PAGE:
THE ADVISOR ADVANTAGE
Studies have shown that financial advice correlates with higher investor net worth. These same studies have found that investors with financial advisors have a higher net worth as compared to those without. Statistics show that 70 percent of people working with an advisor achieve their financial goals. So, I will ask you the same question I asked at the beginning of this article: What do you want to accomplish financially? What will your retirement look like? Still not sure? Let us help you figure it out. We can start with the basics or somewhere in the middle but the time to take action is now. The sooner you start working on your financial plan, the sooner you will feel confident that you can start making your dream a reality! Ultimately, you are in control, but we will guide you toward success. Call us today to get started.
THE CASE FOR THE TAX-FREE SAVINGS ACCOUNT Page 6
THE GUARANTEES OF A SEGREGATED FUND Page 6
IS YOUR BUSINESS WORTHLESS? Page 7
Only 30 per cent of Canadians say they plan to fully retire by 66, while 42 per cent of boomers say they wish they’d started saving for retirement at an earlier age.
THREE STRATEGIES TO BOOST CONTRIBUTIONS TO YOUR RRSP Page 7
2 OKANAGAN MONEY | FEBRUARY 2017
“Dedicated to the furtherance of finance literacy and well-being.”
THE GREATEST GIFT OF ALL
anada is sitting on a retirement time bomb. The sad facts are that may Canadians are heading toward retirement with insufficient savings behind them to live their final years in dignity. For those of you now employed and in the comparative bloom of youth, retirement will come whether you want it to or not; it is not an abstract idea forged by the media or the financial industry, or the fate of some and not others. Time will come when you will come to the decision you are simply too old to work any longer or, as in some unfortunate cases, the decision will be taken for you. Given this harsh reality, the question becomes: how well are you prepared? Contrary to popular opinion, the government has no interest in keeping you in the manner to which you have become accustomed when you reach old age; it is entirely up you. As we point out in these columns, a business you have devoted your life to won’t necessarily be your passport to a comfortable retirement, since in many cases would-be sellers find belatedly they have nothing to sell. Some may be attracted by the idea of working beyond retirement age but a caveat is order here; Canadian demographics point to an aging society in which more and more seniors will compete for a shrinking pool of the type jobs they would qualify for, given challenges such as health and mobility. As one might imagine, those challenges will become more severe as time progresses.
security. “When poverty knocks on the door, love flies out the window,” goes the old proverb. It is heartbreaking to think someone can lose the love and respect of family and community and become isolated at the most vulnerable time of their life, but it happens more frequently than we care to admit, and the possibility it could happen to us is a mental space many of us just cannot bear to visit. Perhaps the greatest gift one may give is one you may give to yourself, perhaps as an act of self-love and that is a secure retirement. The good news is that in recognition of the inadequacy of the national pension system by government and the financial sector, programs and structures do exist to enable you to enjoy to the full what should be the most rewarding and fulfilling time of your life. Our tough love question to our readers is that after a life time of work, don’t you owe it to yourself to put in place the necessary resources and planning now to support your lifestyle today into the future? Perhaps the hardest part may be making that first step. If this is something you haven’t thought of acting on before, and are hesitant for variety of reasons, some you can’t quite put in to words, remember it’s never too late to plan for retirement. Reach out to us and we will guide you through your options to help make the best choice for you. The solution is in your hands, just a phone call away to ensure that greatest gift is yours, and we’re at your service.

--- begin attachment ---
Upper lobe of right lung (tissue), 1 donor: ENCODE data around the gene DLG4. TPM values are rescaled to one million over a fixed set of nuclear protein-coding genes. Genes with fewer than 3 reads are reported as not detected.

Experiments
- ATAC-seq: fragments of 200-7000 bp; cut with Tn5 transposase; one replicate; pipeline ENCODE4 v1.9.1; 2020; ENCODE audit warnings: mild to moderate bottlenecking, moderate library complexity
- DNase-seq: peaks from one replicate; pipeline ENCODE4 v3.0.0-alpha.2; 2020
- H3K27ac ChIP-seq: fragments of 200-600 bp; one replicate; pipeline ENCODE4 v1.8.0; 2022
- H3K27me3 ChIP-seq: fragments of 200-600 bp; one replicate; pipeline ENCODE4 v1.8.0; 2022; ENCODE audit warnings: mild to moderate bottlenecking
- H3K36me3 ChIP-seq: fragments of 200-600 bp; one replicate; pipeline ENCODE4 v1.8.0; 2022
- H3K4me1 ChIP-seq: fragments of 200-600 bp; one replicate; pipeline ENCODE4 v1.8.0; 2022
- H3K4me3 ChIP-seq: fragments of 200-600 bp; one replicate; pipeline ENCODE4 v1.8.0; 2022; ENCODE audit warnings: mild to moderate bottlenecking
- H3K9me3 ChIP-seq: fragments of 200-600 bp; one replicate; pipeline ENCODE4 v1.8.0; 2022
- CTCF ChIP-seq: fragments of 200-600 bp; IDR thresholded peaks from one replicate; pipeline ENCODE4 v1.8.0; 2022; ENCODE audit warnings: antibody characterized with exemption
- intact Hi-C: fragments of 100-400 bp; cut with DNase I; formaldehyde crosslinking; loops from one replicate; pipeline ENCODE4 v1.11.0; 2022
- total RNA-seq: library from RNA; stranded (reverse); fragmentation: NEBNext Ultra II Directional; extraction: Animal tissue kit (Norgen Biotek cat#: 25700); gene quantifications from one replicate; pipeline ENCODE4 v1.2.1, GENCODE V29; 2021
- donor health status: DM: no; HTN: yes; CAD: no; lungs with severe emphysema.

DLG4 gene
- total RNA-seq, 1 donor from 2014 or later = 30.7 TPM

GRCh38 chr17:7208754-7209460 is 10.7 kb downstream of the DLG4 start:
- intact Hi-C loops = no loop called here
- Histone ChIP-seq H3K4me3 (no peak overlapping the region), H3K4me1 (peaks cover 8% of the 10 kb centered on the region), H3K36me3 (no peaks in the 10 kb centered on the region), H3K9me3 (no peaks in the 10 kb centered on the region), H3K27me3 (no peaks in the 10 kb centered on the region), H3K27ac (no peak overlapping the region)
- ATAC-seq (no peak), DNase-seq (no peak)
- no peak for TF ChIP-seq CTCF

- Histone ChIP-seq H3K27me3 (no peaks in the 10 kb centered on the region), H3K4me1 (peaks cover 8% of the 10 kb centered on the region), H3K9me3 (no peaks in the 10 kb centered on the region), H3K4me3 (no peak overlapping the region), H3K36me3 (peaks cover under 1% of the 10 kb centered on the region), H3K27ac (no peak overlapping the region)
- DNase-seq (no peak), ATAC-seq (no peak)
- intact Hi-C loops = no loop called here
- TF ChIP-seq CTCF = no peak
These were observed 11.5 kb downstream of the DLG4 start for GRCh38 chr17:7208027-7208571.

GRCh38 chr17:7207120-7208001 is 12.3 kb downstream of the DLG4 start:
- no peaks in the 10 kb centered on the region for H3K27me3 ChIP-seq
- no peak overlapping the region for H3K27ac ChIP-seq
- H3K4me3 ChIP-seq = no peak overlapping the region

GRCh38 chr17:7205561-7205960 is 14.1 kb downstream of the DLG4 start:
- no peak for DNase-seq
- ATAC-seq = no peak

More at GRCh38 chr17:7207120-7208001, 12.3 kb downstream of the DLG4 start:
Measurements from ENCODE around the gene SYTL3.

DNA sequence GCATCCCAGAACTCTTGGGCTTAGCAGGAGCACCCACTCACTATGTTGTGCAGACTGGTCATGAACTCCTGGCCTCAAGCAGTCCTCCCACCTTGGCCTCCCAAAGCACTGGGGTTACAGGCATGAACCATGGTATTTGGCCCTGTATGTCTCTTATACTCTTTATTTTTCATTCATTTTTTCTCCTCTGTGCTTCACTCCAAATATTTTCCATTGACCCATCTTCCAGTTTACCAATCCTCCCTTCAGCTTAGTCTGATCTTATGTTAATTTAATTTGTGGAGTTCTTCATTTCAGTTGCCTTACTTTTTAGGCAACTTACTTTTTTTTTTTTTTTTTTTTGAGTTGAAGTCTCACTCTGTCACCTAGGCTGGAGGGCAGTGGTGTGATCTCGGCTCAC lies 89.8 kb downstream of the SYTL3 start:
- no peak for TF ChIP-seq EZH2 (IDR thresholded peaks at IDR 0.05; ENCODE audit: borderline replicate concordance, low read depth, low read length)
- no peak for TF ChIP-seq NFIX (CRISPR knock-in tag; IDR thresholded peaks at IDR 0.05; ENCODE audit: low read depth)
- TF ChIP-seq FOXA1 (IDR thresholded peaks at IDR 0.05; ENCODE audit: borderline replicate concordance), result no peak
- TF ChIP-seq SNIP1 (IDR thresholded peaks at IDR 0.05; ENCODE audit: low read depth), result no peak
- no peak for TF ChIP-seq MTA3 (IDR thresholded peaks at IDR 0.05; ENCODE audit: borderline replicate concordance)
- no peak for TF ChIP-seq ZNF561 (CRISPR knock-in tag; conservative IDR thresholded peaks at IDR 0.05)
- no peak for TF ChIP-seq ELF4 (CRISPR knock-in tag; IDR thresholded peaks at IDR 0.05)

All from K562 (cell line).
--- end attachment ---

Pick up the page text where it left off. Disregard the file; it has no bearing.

If you’re still reading this message, you perhaps are thinking we are engaging in smack talk, or at best, hard talk. We prefer to think of it as tough love talk. Some say love is the greatest gift of all. Perhaps so, but love itself is so often held hostage to issues of financial
RRSPs EXPLAINED – HOW THEY CAN WORK FOR YOU
Charles Duerden Septen Financial
ome Income Tax time, everyone hears a ton of catchphrases and things to remember. Most of the time it’s just nothing more than a lot of big words that don’t make a lot of sense to anyone. But, when it comes to saving for retirement and getting a tax break at the same time, RRSPs are a surefire bet! Here’s some major points about the RRSP and its benefit for working Canadians.
RRSP up until December 31st of the year your spouse turns 71. If not, then you must transfer your savings/investments to another type of account. One option is transferring your funds to a Registered Retirement Income Fund (RRIF) from which you must draw a minimum percentage annually. Another option is to transfer your funds – without tax liability – to an annuity which will provide a guaranteed income stream.
What is an RRSP?
What’s a spousal RRSP?
The Registered Retirement Savings Plan (RRSP) is a tax-advantaged saving account that can hold investments. Any earned income placed into an RRSP can normally be written off against taxation. The RRSP was introduced in 1957 to enable Canadians to have some other form of financial support other than the $40-per month Old Age Security. Pension plans at this time were the province of large companies and the Canada Pension Plan (CPP) was not to come into being until 1966.